Lots of our public conversations these days relate to boundaries. In a presidential election year, with seemingly countless candidates and endless debates, it’s hard to avoid the angry voices and fierce scowls.
There is so much arguing over boundaries. Should we welcome refugees from Syria, a nation torn by civil war and terrorism? How should our society respond to others who have immigrated here without government approval? Although immigration from our southern border has declined over the past decade, some public leaders applaud the contributions of undocumented Americans while others spell out the risks they bring. Do we consider immigrants likely contributors or potential criminals? When activists proclaim “Black Lives Matter,” the counter-point “All Lives Matter” looks like an attempt to hush a legitimate complaint about policing and criminal justice. I catch myself needing some of those noise-canceling headphones.
Setting up boundaries amounts to a mechanism for coping with anxiety. Folks in our society just feel anxious these days. As columnist David Brooks describes it,
Less-educated voters are in the middle of a tidal wave of trauma. Labor force participation is dropping, wages are sliding, suicide rates are rising, heroin addiction is rising, faith in American institutions is dissolving.
A hollowing out is happening in American society. The middle of our society no longer expects long-term employment or steady progress. A Federal Reserve Bank of St. Louis study points out that even if we keep up with our parents’ achievements, few of us can maintain their security. Folks move great distances for education and work, pulling the fabric of extended family and friendship networks. It’s no surprise lots of people feel the stress.
Our stress multiplies when we encounter threats like terrorism. The mass shooting in San Bernardino, the multiple attacks in Paris, and the New Year’s Eve assaults on dozens of women in Germany have increased the temperature on our spiritual boiling pot. To be frank, neither political party owns a satisfactory response. Our political leaders find it more useful to put a megaphone on our anxiety than to appeal to peace and generosity. When we’re feeling stressful, boundaries grow all the more important.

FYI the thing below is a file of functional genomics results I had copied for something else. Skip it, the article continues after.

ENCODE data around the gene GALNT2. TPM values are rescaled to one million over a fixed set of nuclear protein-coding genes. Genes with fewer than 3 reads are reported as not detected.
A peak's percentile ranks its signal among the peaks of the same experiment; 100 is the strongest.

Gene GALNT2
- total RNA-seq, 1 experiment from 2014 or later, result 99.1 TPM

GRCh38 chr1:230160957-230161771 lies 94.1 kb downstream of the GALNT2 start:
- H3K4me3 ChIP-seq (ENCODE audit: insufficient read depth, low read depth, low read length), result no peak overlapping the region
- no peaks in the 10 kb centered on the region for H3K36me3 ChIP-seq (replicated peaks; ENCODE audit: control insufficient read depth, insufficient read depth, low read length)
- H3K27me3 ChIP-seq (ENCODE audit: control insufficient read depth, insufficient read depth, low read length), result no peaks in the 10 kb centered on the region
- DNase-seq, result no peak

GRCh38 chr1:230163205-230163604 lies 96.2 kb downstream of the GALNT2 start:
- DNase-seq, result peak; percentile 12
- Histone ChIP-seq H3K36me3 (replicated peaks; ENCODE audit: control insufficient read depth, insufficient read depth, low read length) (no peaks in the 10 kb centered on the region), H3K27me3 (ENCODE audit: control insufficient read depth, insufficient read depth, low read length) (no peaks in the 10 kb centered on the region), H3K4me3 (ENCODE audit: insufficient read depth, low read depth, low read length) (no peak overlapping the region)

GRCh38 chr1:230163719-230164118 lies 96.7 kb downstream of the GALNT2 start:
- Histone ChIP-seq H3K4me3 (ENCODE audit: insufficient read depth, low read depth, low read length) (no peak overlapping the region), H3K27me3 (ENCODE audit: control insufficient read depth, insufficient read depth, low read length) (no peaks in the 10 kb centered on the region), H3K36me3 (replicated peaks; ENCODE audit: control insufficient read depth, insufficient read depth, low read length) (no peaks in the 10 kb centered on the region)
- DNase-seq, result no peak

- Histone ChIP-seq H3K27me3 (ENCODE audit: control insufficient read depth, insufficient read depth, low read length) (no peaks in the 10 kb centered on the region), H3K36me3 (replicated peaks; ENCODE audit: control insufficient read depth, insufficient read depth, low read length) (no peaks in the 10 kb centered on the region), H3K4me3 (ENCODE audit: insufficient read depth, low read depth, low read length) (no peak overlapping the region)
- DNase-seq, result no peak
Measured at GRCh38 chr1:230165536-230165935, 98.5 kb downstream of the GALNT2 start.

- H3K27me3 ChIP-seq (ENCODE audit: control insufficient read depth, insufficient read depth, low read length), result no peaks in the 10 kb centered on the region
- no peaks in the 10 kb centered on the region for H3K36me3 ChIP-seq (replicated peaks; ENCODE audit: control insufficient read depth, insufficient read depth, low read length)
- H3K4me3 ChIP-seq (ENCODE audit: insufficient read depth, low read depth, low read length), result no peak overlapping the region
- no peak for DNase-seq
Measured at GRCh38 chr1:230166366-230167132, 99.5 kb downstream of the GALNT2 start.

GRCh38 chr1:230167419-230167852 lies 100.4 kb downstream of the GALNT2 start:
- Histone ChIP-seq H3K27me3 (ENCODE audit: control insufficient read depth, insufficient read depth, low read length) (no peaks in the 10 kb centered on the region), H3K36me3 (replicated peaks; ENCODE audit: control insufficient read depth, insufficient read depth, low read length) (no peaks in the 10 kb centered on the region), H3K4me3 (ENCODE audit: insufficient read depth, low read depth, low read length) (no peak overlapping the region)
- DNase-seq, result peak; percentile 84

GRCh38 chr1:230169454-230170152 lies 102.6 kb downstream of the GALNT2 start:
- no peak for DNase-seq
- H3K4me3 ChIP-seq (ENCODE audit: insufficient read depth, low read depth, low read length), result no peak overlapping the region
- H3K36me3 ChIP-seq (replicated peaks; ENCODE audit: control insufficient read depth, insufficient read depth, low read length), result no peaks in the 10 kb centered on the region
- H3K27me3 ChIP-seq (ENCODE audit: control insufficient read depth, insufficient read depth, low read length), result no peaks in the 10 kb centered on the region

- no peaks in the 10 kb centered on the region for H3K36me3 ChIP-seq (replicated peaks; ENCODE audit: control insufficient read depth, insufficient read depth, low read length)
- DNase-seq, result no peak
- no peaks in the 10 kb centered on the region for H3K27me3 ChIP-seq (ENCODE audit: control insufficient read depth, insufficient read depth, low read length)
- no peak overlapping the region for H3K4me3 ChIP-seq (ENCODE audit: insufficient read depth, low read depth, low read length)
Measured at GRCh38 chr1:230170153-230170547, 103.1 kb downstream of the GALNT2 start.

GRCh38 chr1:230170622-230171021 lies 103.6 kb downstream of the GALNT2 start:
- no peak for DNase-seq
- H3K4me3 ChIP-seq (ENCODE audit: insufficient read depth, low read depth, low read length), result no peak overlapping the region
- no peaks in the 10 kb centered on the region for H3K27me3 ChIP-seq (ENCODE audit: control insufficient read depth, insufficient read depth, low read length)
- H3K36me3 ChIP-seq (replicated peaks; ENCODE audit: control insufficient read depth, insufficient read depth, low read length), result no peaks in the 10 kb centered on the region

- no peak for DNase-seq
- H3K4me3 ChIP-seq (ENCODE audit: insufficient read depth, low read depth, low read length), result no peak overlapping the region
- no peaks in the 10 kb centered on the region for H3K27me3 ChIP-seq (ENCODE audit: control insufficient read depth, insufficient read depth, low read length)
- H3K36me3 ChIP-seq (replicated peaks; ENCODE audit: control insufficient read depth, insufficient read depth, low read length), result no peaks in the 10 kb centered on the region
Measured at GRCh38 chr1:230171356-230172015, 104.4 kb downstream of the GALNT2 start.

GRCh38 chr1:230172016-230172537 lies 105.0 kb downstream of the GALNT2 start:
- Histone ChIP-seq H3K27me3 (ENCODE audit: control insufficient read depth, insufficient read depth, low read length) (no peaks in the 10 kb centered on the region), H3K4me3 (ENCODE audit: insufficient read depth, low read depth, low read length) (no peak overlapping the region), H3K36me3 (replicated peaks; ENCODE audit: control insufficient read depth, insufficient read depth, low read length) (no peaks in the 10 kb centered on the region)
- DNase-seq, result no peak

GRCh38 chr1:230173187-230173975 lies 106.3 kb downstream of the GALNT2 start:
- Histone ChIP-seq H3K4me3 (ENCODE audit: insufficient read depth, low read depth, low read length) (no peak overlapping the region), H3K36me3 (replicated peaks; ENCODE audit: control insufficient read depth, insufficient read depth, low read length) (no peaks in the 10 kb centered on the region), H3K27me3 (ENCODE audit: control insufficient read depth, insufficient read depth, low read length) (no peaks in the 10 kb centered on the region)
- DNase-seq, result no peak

Our Gospel lesson this week has lots to do with boundaries — maybe something to say about stress as well. The passage, Luke 4:21-30, belongs to a longer unit that would begin at Luke 4:16. This scene is Luke’s public introduction of Jesus. Jesus has met John the Baptist and submitted to his baptism. Jesus has also endured his wilderness temptation by the devil. We hear that by the power of the Spirit Jesus has begun teaching and gathering a reputation. But to this point we have heard none of Jesus’ teaching. We’ve witnessed none of his healing miracles.
Now Jesus arrives in Nazareth, his hometown. Mark (6:1-6) and Matthew (13:54-58) also tell the story of Jesus in his hometown, but Luke’s is different. In Mark and Matthew familiarity prevents the folks who know Jesus’ family from believing in him. We hear nothing Jesus does or says; they simply reject him because they know his unremarkable family.
Not so in Luke. Here Jesus wins a warm reception with his first words (4:16-22). He reads a proclamation from Isaiah, news of good news to the poor and freedom to the oppressed. The hometown audience finds itself highly pleased: at the bottom of a long social ladder that works its way up from landlords to the local king to the emperor himself, they long for Israel’s liberation.
“All spoke well of him and were amazed at the gracious words that came from his mouth.”
It looks like things are going well, but Jesus picks a fight. He, not they, brings up the tendency for hometowns to reject their prophets. More incendiary yet, Jesus reminds his hometown audience of God’s tendency to transgress boundaries. Israel had lots of widows in Elijah’s day, but God sent the prophet to a Sidonian woman instead. Likewise, there was no shortage of lepers when Elisha was active, but God cleansed only Naaman the Syrian. That’s all the hometown crowd wants to hear. Rising up in anger, they intend to throw Jesus off a cliff. Luke’s explanation for Jesus’ escape comes up short in details.
Jesus’ message is shocking not because he extends the boundaries to include outsiders. His message shocks because it doesn’t recognize boundaries at all. When we feel pushed to our limits, we build walls. Jesus’ opening speech calls for liberation, but it recognizes no walls.
This article originally appeared at On Scripture.
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